Continually Polling Multiple Devices In Sequence

Suppose you had a group of devices connected via a multi-drop RS422 or RS485 line such that each device responded to a prompt by sending back a record of data. Suppose also that you wanted to set up the Wedge and Excel to poll each device in sequence and retrieve the data stacking up the readings from each device in separate columns in your spreadsheet. In a multi-drop situation you typically have to wait for each device to respond to its prompt before you can send the next prompt to the next device. The following instructions and macro examples show how to handle a situation like this.

Note: The following example can also be used to send multiple prompts to a single device over an RS232 connection and thus retrieve multiple data elements from the device.

WinWedge Setup

  1. Select “DDE Server” from WinWedge “Mode” menu. When the dialog box appears asking for a “DDE Command Destination Application”, clear out both text boxes prompting for an Application Name and a DDE topic.
    Note: in this example we will not be configuring the Wedge to send a DDE Command to Excel therefore these two items are not necessary and can be left blank.
  2. Select “Input Data Record Structure” in the “Define” menu and define the structure of the input data record(s) to WinWedge. When you get to the final Window with the caption “Input Record Definition Editor”, make sure that you do not have any Field Postamble DDE Commands defined.
  3. Set up the Wedge to transmit the first prompt for the first device that you want to poll using either a timer controlled output string or a button controlled output string – Select “Output Strings” from the DEFINE menu. If you use a timer controlled output string, set the timer interval to a value that is high enough to guarantee that all devices will be polled before the first prompt gets sent again. Also, do not check the option “Enable Timer on Activation” – we will activate the timer later, after we are finished setting up Excel.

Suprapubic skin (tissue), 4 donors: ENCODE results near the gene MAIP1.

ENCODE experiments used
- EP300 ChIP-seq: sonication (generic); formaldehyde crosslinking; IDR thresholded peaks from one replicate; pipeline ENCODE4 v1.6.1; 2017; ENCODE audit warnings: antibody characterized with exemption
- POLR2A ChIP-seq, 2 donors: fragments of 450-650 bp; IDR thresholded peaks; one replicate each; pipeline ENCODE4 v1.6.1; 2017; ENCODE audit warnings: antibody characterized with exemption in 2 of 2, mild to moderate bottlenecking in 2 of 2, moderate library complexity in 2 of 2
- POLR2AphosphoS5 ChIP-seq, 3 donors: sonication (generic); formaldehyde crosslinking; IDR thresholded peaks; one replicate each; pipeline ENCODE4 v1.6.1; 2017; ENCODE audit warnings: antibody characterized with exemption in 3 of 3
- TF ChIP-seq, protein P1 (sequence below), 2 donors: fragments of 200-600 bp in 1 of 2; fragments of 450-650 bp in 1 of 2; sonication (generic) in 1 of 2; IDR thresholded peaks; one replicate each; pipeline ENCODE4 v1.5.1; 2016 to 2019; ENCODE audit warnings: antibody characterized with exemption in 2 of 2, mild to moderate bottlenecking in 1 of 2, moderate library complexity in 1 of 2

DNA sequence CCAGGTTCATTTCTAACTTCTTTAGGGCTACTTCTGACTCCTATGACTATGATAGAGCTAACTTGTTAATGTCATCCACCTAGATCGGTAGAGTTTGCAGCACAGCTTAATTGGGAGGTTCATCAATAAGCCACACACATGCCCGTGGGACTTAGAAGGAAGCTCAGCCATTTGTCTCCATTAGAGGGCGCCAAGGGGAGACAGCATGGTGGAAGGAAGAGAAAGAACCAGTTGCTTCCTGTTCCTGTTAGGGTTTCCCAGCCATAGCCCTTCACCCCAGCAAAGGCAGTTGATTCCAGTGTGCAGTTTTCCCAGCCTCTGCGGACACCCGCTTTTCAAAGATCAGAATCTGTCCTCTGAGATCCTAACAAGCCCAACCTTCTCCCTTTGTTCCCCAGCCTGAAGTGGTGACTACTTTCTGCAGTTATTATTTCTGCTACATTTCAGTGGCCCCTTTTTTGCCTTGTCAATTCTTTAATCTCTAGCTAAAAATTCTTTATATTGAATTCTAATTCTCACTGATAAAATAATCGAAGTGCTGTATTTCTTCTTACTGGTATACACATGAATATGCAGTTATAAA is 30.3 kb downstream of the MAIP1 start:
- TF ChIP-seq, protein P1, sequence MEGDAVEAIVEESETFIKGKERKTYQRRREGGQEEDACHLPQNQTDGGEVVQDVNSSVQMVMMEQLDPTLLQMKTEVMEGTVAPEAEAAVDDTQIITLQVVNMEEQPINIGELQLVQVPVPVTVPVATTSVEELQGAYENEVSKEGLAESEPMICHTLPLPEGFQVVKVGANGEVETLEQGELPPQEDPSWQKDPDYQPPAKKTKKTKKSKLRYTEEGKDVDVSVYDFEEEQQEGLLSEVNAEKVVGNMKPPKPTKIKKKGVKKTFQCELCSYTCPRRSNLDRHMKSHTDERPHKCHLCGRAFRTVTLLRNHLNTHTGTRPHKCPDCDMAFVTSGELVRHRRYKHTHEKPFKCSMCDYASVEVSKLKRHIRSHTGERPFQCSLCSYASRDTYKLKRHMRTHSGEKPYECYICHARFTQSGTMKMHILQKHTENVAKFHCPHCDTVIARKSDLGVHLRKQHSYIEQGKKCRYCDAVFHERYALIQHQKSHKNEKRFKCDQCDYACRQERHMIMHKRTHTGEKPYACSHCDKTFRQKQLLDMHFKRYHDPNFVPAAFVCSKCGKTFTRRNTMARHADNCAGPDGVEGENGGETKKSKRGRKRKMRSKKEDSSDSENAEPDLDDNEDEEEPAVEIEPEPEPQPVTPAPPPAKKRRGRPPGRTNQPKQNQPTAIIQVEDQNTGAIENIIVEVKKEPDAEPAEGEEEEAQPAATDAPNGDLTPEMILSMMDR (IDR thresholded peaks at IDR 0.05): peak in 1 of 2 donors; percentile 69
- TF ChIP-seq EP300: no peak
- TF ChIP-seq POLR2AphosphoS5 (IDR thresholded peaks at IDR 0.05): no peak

4. Set up the rest of WinWedge parameters and then activate it.

Excel Instructions

Create or edit a macro module in Excel and enter the following code in the module:
(To create a new module click on Insert > Module from the Menus in the Visual Basic Editor Window.)

Global Const MyPort="COM1" ' Change port to match config. of WinWedge
Global Const MaxPrompts% = 3 ' number of prompts or devices
Dim RowPointer(MaxPrompts%) As Long ' create an array of RowPointers
Dim Prompt$(MaxPrompts%) ' create an array of prompts
Sub GetSWData()

   ' the variable PNum keeps track of which prompt was sent last
   ' start with device 1
   Static PNum As Long ' preserve the value of PNum between calls
   If PNum = 0 Then PNum = 1 ' Set the initial value of PNum to 1
   ' define the specific prompts for each device - add a line for
   ' each prompt
   ' see the Wedge manual for details about the SENDOUT command
   ' WinWedge will send the first prompt so we do not need to
   ' define it here

   Prompt$(2) = "[SENDOUT('PString2',13,10)]" ' prompt for device 2
   Prompt$(3) = "[SENDOUT('PString3',13,10)]" ' prompt for device 3
   For x%= 1 to MaxPrompts% ' initialize RowPointer array

   ' start saving data in row 2
   If RowPointer(x%) = 0 Then RowPointer(x%) = 2


   On Error Resume Next ' ignore errors
   ' open a link to WinWedge
   Chan = Application.DDEInitiate("WinWedge", MyPort)
   ' get data from field(1)
   MyData = Application.DDERequest(Chan, "FIELD(1)")
   ' convert variant array type to a string variable
   MyDataString$ = MyData(1)
   ' The data from Field(1) of WinWedge is now in "MyDataString$"